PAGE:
Reflecting on STEM education

When I came to Congress in 1993, the phrase “STEM education” did not exist. That might be hard to believe, given the widespread adoption of the Science, Technology, Engineering and Mathematics (STEM) acronym by today’s business and education leaders. As the end of my congressional service draws near, I have found myself reflecting on the progress that has been made in equipping our students with STEM education content knowledge and skills.

Before I came to Congress, I received a Ph.D. in nuclear physics and served as a professor of physics both at the University of California at Berkeley and at Calvin College. I worked closely with the education faculty at Calvin to establish a joint initiative to help prospective elementary school teachers build the confidence and gain the content knowledge they needed to teach science to their students. These experiences stuck with me and underpinned much of my thinking about the importance of teachers and the role of federal education laws in teacher training and professional development.


When I arrived in Congress, I was assigned to the Science Committee. Later, I was asked by then-Speaker of the House Newt Gingrich to coordinate science and education policy. In this capacity, I served on both the Science Committee and the Education and Workforce Committee, and I still do.

In 1998, I oversaw the writing of the nation’s first major statement on science policy since 1945. The resulting Science Committee publication, Unlocking Our Future: Toward a National Science Policy, found that extensive changes are needed to improve math and science education in the United States, and it is still relevant today.

In 2000, I included provisions within the National Science Foundation Act reauthorization legislation to develop master teachers with strong backgrounds in math and science. Also, as part of the No Child Left Behind Act of 2001, I fought for the inclusion of the Mathematics and Science Partnerships program. 

Along with Congressman Rush Holt (D-N.J.), a fellow physicist, I have led the fight to secure increased appropriations for the Mathematics and Science Partnerships program at the U.S. Department of Education. This valuable program provides funding to all states for teacher professional development in math and science. In fact, many members of Congress, education advocates, business leaders and my constituents have seen my collection of PowerPoint slides displaying the dismal performance of U.S. high-school students on math and science tests, as compared to their international peers, and the severe need for bolstered teacher professional development funding and better science and math curricula.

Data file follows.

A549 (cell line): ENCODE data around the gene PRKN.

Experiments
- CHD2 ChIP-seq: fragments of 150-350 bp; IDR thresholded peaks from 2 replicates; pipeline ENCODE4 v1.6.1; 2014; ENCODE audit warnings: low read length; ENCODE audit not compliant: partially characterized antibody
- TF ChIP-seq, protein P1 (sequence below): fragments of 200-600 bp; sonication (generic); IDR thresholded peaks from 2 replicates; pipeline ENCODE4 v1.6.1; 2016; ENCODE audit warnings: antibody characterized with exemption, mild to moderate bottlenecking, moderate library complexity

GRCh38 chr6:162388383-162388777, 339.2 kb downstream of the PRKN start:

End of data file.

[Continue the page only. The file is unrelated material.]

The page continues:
I should note that, over the years, the business and education community collectively referred to science, mathematics, engineering and technology education as “SMET,” and I introduced legislation referencing SMET. More recently, the community decided a more pleasant acronym was needed and referred to science, technology, engineering and mathematics as STEM instead.

In 2005, I founded the bipartisan STEM Education Caucus, which now includes more than 130 members of the House of Representatives. Later, the Senate established a similar caucus.  Incidentally, this use of the new STEM acronym caused some confusion among members of Congress, and I recall that one staffer contacted my office to ascertain whether the STEM Education Caucus had a position on the completely unrelated topic of stem cell research.

In 2007, recognizing it is never too early to begin learning the necessary basic concepts of math and science, I worked to include provisions establishing academic standards for pre-mathematics and pre-science in the Head Start program so that preschoolers are equipped with the basics before entering elementary school.

More recently, the Obama administration and Education Secretary Arne Duncan have enthusiastically continued to highlight the need for improvements in STEM education. I applaud their efforts to elevate the importance of STEM education and to provide tools to schools and teachers so they can effectively equip our students with the skills needed for the jobs of the future.

There is still so much more to be done. In my retirement, I plan to stay involved and engaged in education policy and politics. However, I would be delighted to pass my PowerPoint slides — and my pocket protector — along to another member of Congress, with the strong expectation that they will join Congressman Holt and others in leading the fight to ensure American students have the best education in the world.

Rep. Ehlers is a member of the Education and Labor Committee.